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The webmaster, Pat Cryer, as a young child

Telephones in the home in the 1940s and 1950s



English domestic telephone from the early 1940s.

Domestic phone from the early 1940s.

In early 1940s war-time Britain, very few well-off families had phones - or were 'on the phone' as it was called. There were public telephones, and shops or businesses might be encouraged in an emergency to let valued customers use their phones.

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domestic phones in the 1940s

There was no choice of supplier for phones, and everyone's 1940s phone was identical to everyone elses. These phones were supplied as part of the whole deal of 'being on the phone'. ('Candlestick' phones from before the war were still in use in some businesses and better-off families.)

The 1940s phones were black and made of Bakelite (an early plastic). They were in two parts, the handset and the base unit.

This phone came with the option of several colours, and a neat coiled cable.

A later phone, with the option of several colours, and a neat, coiled cable.

The handset was just the right size and shape for speaking directly into the mouthpiece while holding the earpiece to the ear. Although these handsets might look cumbersome compared with today's phones, they were comfortable to hold and had clear sound reproduction. Any lack of clarity was normally due to the line rather than the phone.

The base unit held the dial. There were ten dial holes, each showing reference letters and numbers underneath.

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The telephone cable

The base unit was connected to the handset and the wall socket with a rather ugly long brown cable, known as 'flex' - see the photo above. This consisted of three strands of wire, insulated with cotton or some other fabric and loosely platted together. It seemed second nature to fiddle with it while on the phone and to put one's fingers through it, separating out the three strands. It frayed dreadfully, but no-one seemed particularly concerned.

Phones which became standard some years later had much neater coiled, plastic-covered cable which extended when stretched. The design was also rather more elegant and colour was an option.

It is possible that customers had to pay for these replacement phones, as my parents kept their old-style phone way into the 1960s when the phone company exerted some pressure to make them change.

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The location of the house phone

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Pat Cryer
webmaster

During the 1940s and into the 1950s, being on the phone was regarded as a luxury by ordinary families. Even then, there was only one phone in the house. It was set up in a fixed position which was invariably in the hall or passageway, to provide the easiest access from every room. Consequently there was no privacy from other members of the family.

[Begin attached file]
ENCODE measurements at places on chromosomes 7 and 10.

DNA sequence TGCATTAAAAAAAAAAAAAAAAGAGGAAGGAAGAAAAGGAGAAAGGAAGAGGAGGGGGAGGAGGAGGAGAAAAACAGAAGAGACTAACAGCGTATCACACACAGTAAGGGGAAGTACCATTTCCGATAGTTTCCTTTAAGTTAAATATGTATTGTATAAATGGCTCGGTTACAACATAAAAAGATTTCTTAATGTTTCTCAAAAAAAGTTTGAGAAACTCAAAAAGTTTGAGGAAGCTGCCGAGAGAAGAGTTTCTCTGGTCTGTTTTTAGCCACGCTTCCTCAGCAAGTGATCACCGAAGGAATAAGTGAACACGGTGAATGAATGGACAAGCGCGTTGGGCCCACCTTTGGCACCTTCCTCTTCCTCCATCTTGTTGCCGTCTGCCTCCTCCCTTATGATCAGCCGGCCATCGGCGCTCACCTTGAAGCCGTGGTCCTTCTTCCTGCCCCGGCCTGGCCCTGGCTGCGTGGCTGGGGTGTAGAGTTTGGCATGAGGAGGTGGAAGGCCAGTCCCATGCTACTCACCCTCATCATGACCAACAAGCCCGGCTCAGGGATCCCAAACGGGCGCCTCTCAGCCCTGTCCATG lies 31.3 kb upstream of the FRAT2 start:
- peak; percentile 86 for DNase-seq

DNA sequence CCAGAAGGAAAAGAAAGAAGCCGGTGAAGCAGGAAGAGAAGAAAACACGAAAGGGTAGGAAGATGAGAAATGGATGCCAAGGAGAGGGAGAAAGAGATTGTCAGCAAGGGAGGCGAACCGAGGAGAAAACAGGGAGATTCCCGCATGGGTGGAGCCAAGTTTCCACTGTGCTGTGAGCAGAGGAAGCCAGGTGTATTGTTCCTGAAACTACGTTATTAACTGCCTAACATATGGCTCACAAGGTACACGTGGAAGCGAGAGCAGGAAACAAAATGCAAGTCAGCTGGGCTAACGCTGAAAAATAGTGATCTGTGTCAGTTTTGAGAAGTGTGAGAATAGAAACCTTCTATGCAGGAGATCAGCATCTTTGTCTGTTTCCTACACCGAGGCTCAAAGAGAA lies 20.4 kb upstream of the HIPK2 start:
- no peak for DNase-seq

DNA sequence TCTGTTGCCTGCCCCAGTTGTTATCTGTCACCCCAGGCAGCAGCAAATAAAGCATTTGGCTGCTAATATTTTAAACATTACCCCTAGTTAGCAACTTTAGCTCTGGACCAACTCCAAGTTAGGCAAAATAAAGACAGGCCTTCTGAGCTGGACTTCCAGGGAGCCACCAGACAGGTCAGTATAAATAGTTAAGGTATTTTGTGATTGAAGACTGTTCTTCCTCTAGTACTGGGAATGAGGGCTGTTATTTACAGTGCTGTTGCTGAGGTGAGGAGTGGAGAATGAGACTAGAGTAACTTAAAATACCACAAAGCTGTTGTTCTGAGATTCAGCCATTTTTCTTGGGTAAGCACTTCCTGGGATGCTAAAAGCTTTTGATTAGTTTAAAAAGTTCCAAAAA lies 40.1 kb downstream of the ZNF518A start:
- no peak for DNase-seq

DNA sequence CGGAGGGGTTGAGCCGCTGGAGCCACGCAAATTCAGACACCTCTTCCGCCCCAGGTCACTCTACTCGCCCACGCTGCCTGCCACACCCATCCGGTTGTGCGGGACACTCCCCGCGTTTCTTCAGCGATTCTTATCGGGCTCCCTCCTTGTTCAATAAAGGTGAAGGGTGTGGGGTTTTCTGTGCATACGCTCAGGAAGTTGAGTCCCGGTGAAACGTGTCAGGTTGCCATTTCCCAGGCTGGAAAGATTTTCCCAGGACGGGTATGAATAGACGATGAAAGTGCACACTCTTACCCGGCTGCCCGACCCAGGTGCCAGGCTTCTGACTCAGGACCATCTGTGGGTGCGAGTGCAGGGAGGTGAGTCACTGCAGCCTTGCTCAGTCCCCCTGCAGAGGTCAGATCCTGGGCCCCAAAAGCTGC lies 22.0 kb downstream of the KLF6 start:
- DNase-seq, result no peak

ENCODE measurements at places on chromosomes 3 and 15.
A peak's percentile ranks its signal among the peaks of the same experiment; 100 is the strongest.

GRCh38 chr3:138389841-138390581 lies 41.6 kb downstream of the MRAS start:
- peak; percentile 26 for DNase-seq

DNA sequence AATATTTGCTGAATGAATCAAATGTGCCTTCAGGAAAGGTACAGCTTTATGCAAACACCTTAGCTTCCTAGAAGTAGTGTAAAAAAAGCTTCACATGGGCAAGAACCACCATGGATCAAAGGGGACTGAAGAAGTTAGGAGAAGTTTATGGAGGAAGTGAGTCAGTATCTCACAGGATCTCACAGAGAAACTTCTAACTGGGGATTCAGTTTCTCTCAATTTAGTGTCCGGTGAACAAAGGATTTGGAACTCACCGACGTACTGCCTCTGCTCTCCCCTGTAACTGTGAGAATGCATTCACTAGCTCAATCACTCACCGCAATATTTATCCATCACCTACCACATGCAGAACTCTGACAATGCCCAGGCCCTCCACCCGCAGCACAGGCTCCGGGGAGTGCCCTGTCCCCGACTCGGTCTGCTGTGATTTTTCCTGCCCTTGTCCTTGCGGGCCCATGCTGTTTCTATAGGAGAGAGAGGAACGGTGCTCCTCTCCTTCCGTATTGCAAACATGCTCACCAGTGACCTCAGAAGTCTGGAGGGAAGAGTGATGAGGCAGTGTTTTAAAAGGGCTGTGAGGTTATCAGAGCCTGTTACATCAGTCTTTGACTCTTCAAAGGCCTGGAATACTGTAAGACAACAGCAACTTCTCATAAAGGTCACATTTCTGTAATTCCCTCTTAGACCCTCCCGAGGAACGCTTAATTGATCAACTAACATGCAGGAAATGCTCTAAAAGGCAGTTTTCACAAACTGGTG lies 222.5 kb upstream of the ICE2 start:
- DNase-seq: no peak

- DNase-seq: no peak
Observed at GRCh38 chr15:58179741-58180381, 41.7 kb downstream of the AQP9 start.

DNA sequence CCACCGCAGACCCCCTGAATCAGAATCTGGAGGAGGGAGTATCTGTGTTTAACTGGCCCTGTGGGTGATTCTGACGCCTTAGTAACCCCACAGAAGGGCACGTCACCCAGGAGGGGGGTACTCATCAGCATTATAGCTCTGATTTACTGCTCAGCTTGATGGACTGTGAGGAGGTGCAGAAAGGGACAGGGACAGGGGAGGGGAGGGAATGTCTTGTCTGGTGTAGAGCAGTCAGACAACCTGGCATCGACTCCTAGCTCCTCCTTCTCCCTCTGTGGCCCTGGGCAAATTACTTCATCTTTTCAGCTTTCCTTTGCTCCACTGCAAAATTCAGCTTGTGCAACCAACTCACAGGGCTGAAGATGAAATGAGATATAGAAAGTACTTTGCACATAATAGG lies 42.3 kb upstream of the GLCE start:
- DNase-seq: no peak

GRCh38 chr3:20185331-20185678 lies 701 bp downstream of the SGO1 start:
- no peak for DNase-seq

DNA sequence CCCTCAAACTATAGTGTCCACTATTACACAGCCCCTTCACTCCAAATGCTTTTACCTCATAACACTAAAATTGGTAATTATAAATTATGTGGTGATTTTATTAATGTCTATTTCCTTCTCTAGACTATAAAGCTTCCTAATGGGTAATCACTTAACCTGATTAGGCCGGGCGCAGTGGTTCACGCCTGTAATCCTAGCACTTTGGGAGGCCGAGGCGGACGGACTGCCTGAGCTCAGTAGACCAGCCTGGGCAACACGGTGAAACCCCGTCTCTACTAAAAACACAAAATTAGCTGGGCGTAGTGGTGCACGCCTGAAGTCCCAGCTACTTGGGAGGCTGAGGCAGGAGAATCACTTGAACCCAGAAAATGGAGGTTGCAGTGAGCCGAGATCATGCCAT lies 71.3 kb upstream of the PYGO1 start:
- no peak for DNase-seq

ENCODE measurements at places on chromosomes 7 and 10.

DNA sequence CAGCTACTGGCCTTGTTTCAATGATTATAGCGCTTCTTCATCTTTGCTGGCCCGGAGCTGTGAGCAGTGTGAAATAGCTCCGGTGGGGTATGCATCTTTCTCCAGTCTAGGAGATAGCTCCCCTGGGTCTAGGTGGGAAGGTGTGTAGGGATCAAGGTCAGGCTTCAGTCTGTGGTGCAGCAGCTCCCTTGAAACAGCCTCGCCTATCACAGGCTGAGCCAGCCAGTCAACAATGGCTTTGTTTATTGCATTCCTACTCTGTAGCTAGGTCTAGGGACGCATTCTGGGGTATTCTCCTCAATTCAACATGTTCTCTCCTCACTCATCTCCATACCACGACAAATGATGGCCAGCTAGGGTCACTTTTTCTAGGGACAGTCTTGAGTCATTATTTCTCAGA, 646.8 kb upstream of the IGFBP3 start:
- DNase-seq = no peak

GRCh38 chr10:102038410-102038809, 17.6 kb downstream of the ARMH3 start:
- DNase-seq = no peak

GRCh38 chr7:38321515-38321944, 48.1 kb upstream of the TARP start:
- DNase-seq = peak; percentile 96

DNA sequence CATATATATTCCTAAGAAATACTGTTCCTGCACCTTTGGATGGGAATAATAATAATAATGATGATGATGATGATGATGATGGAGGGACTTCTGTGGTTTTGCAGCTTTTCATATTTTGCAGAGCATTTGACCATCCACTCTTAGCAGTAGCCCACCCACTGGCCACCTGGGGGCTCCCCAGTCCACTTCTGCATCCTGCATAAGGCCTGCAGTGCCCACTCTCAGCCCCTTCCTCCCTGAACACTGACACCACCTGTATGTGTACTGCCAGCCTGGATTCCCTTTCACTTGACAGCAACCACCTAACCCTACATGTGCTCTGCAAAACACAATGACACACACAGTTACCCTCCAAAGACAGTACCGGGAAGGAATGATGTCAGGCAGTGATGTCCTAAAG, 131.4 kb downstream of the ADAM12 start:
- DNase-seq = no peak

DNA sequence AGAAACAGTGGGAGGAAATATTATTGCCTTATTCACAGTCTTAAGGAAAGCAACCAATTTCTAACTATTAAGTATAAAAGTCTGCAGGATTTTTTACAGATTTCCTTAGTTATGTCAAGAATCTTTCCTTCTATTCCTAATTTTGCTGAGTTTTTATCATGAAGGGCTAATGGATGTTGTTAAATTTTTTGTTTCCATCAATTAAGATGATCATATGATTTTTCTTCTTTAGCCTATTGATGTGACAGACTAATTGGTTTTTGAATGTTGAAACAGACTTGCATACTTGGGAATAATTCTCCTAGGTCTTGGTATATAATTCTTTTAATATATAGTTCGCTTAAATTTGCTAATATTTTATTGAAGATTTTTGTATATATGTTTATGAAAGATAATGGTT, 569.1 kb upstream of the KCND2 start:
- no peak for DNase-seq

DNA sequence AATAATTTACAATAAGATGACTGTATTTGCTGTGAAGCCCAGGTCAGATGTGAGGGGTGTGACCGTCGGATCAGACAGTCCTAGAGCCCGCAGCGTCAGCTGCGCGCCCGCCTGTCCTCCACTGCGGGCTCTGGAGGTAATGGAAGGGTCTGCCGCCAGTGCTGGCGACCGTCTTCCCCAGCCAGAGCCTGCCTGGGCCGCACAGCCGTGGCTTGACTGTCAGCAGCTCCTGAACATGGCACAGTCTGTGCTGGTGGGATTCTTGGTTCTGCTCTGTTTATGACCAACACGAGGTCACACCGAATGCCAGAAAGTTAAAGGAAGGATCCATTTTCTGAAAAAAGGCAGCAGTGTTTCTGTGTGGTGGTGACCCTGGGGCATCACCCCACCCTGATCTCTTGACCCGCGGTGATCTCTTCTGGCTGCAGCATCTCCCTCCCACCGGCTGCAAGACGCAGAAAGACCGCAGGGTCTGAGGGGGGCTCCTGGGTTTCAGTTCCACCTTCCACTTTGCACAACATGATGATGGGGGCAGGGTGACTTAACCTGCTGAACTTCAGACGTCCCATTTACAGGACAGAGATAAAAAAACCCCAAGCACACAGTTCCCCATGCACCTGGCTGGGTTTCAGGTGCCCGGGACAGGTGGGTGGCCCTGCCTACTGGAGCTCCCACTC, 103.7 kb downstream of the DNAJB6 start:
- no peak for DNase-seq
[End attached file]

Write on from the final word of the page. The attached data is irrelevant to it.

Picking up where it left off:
To overcome the lack of privacy, my friends and I developed our own language for talking to each other privately. My mother could not help but overhear and it drove her to distraction. She called the language "hager-pager" which was really quite apt as it involved saying "ag" after every consonant and before every vowel. We actually became totally fluent at it.

Some decades later domestic phones became more portable because they could be moved around and plugged into sockets around the house. These first plugs were robust affairs, which served their purpose well.

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lines shared with neighbours - party lines

My father's work wanted him to get onto the phone as soon as he returned from the war. However, everything was in short supply then, so there was a waiting list for phones. Then when we did eventually get one, we had to share a line with neighbours.

Shared lines, also known as party lines, caused all sorts of problems. When we tried to use our phone we frequently found someone else talking on it. The accepted polite thing to do was to immediately 'put the phone down' (ie return the handset to its cradle), and then wait a while before trying again. Similarly when we were talking on the phone, clicks on the line would indicate that a neighbour was trying to make a call and could therefore hear what we regarded as our private conversation. With polite neighbours, another click indicated that they had heard that we were talking and were no longer listening in, but it was disconcerting and it disrupted the flow of the call.

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This website Join me in the 1900s is a contribution to the social history of everyday life in 20th century Britain from the early 1900s to about 1960, seen through personal recollections and illustrations, with the emphasis on what it was like to live in those times. It is Pat Cryer.